April 21, 2015

Selling For Profit, Selling Out Of Necessity

New Kerala reports on India. “Affordable, need-based housing is fast shrinking in Goa even as the state is being positioned as a luxury destination for the rich and an ‘ideal’ market for investment-oriented second homes. Over the last few years, a steady stream of luxury housing projects, niche gated residencies and mega housing complexes have emerged across the Goan countryside, even as most of the units in their upmarket tenements are vacant most of the year. A 2011 official census revealed that a quarter of the 500,000-odd registered homes in Goa are vacant and this trend is disturbing as far as creating the space for need-based housing is concerned, said former chairman of Indian Institute of Architects (Goa) Tulio de Souza.”

“‘A lot of housing stock that is being created in Goa is either as second homes to citizens and people from all over the country and the other is the speculative housing,’ said de Souza.”

Al-Monitor on Iran. “Due to a growing demand and a tendency to prefer investments in tangible assets, property prices offered a guaranteed profit in Iran until 2012 with very few exceptions of short-term stagnation. Nonetheless, since the summer of 2013, an unprecedented real decline in housing prices has been experienced. According to the Statistical Center of Iran, housing prices have dropped by 14.3% in the 12 months prior to March 20. While the younger generation of Iran’s urban population is looking for smaller housing units, institutional investors have been producing larger apartments that only attract a limited number of customers. In fact, there are 1.6 million empty housing units in Tehran waiting to be sold or rented.”

The Malay Mail. “Foreign investment in Iskandar’s anticipated economic boom and population growth has been punctured by a very different reality. ‘There is a misconception of the demand market here… there is a clear mismatch between supply and demand,’ Johor Baru MP Tan Sri Shahrir Abdul Samad told Malay Mail Online. ‘While there is an oversupply of premium properties, the demand however is for medium and low cost ones owing to peoples incomes. Foreign developers think there is a demand for their properties and that is not happening. This is what’s happening and they have to live with it. If they are willing to take the risk then we can’t stop them.’”

Bloomberg on Australia. “Australia is experiencing a two-speed housing market: while prices in Sydney have surged to records, the end of the mining boom is depressing home values in commodity-rich regions where prices once rivaled those in New York and London. Houses in Blackwater sold for a median price of A$450,000 in 2012. That hit A$193,000 last year, a 57 percent drop, the data show. About 200 houses in the town were listed for sale over the last 12 months, and just 12 sold, according to an April 16 report from Propell National Valuers, a real estate consultant.”

“‘We had a massive boom in 2011 and 2012, with investors from all over Australia going to seminars and shown fairly rosy projections for prices,’ said Clinton Adams, founder of C.D. Adams Real Estate. ‘For a period of time that all came true, but when the prices fall and they’re needing to put money in, they say ‘Let’s just take a hit and get rid of it.’”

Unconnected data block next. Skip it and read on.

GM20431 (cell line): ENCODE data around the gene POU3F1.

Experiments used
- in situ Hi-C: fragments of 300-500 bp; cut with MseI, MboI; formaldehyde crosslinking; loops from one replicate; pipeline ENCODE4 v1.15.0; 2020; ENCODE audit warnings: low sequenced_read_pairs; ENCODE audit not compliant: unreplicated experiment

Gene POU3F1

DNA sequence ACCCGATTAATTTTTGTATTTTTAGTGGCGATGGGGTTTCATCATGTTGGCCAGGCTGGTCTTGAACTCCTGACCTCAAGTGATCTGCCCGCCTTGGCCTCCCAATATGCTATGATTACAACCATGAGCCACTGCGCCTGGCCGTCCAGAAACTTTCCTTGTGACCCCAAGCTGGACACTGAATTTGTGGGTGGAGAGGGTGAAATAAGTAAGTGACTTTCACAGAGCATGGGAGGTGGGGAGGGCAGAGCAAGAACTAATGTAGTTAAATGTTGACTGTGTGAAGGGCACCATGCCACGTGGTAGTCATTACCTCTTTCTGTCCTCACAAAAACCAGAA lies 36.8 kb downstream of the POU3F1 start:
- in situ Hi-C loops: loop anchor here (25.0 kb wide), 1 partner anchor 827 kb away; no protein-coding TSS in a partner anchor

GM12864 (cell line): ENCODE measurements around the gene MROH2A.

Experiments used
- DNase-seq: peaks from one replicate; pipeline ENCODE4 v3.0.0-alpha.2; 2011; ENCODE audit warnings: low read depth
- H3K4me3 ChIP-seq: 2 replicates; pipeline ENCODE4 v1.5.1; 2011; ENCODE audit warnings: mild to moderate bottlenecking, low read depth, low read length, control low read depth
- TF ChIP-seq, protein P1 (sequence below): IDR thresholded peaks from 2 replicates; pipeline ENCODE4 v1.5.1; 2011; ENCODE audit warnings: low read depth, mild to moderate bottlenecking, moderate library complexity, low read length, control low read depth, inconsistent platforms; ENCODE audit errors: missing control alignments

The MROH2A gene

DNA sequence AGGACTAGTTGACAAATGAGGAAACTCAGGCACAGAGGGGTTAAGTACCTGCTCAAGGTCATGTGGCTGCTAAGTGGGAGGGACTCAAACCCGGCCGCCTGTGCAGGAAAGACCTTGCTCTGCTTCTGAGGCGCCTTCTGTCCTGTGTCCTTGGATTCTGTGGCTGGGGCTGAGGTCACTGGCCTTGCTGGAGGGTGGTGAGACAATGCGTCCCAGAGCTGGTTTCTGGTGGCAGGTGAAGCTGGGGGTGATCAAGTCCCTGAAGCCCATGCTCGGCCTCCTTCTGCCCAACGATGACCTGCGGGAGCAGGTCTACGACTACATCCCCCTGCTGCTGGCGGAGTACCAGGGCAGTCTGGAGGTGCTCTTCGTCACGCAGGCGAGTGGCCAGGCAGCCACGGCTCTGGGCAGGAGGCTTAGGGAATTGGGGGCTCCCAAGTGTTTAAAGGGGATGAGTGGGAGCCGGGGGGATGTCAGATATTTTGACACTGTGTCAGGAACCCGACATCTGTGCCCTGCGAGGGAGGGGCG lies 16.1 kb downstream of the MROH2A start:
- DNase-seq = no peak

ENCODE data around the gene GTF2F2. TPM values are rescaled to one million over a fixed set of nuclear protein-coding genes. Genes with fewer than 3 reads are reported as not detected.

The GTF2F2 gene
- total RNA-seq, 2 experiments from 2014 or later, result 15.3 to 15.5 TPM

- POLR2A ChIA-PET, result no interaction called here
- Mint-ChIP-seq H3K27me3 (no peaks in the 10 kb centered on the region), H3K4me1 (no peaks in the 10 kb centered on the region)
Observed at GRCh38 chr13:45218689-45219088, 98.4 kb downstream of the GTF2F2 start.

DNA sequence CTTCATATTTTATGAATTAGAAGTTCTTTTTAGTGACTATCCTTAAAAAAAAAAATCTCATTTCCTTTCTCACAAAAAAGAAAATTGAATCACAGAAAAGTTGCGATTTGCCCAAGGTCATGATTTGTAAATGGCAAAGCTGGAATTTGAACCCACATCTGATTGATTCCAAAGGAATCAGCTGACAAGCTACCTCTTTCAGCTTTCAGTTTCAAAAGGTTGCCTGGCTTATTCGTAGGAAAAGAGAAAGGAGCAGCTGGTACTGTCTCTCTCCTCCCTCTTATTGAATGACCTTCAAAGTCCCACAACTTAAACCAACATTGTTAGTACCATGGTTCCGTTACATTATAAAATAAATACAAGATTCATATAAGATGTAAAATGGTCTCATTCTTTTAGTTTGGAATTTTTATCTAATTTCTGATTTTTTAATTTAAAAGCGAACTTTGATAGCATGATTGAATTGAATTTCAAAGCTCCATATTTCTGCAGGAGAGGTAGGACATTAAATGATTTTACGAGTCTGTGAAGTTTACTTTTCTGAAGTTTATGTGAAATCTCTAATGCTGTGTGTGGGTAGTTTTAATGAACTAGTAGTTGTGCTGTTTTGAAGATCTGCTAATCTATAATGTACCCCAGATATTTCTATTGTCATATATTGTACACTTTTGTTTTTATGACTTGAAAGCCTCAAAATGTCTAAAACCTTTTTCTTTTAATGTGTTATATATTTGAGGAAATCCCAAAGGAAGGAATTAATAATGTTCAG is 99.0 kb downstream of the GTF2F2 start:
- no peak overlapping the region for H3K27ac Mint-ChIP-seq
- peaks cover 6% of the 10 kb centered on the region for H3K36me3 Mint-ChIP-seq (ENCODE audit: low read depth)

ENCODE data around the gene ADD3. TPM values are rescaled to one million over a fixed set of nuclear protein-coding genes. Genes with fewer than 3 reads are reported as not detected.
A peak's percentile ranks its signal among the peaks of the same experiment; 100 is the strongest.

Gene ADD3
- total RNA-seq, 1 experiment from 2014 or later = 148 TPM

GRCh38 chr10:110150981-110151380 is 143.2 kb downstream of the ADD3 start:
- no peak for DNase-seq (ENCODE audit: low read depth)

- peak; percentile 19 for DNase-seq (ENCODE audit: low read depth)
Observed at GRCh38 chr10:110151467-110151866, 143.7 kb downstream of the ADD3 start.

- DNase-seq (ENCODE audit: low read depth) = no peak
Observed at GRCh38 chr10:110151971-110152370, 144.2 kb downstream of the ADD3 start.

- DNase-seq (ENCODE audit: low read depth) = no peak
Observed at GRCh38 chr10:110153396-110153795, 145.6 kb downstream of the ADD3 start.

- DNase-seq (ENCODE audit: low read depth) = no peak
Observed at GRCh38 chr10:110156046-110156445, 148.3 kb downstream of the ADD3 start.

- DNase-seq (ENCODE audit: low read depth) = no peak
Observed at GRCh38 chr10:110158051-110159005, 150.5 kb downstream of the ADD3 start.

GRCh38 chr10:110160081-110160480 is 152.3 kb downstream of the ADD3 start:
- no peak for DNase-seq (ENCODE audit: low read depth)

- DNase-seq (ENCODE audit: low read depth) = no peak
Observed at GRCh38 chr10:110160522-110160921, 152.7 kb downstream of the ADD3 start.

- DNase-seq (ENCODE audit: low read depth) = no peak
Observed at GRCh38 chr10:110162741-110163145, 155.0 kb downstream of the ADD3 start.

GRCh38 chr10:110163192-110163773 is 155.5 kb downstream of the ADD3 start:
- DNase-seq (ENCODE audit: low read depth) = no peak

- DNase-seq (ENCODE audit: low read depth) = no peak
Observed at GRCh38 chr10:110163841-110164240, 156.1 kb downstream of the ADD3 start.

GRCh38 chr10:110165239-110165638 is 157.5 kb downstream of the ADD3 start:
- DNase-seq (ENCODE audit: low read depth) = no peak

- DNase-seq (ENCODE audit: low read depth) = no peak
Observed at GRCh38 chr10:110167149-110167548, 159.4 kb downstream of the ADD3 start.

Reuters on China. “China’s drumroll of policy support for its flagging housing market has met an unlikely foe: banks. Beijing has tried to revive a flagging housing market as it looks to arrest an economic slowdown, but banks are increasingly worried about bad debts and are not passing on policy steps like interest rate cuts and lower downpayment requirements to home buyers. ‘It’s difficult because our margins are already squeezed, there isn’t much differentiation in the market, so our focus is on how much our capital costs are,’ said a banker at a top-10 Chinese lender, explaining why his bank is reluctant to lend.”

“One problem has been over-supply. At end-March, China had 649.98 million square meters of real estate to sell, an increase of 10.76 million square meters from February, and housing investment fell to its lowest since 2009. Average new home prices in China’s 70 major cities dropped 6.1 percent last month from a year ago, the seventh consecutive monthly fall.”

The Regina Leader Post in Canada. “The average price for a detached bungalow fell more than five per cent in the last 12 months in Regina, according to Royal LePage. The average price for single-family homes in Regina deteriorated in the first quarter, with detached bungalows dropping 5.4 per cent year-over-year to $306,500 and standard two-storey homes declining 1.8 per cent to $349,500. ‘Last year ended with an abundance of supply in the market, and the first quarter of 2015 has finished the same way,’ said Mike Duggleby, managing partner with Royal LePage Regina Realty, who attributed the softening in prices to the 20-year high in listings.”

KTAR in Arizona. “It’s a perfect storm, eh? Combine low oil prices, the falling Canadian dollar and the rise of Valley real estate prices and you get a lot of our neighbors from the North putting for sale signs in their Arizona yards. Terri Bozok from Edmonton, Alberta owns a second home in Mesa. She has no plans to sell but it’s a different story for many of her Canadian friends who own property here.”

“‘They bought when prices were low and when the Canadian dollar was at par,’ she said. ‘They’ve made their profit and will make even more money when they convert the U.S dollars into Canadian.’”

“One of those friends bought several rental homes during the housing crash and is now getting them ready for sale. While some are selling for profit, others are selling out of necessity. ‘For retired snowbirds, a weaker Canadian dollar makes it much more expensive to spend the winter here,’ Bozok said. ‘Many are on fixed incomes.’”

Bits Bucket for April 21, 2015

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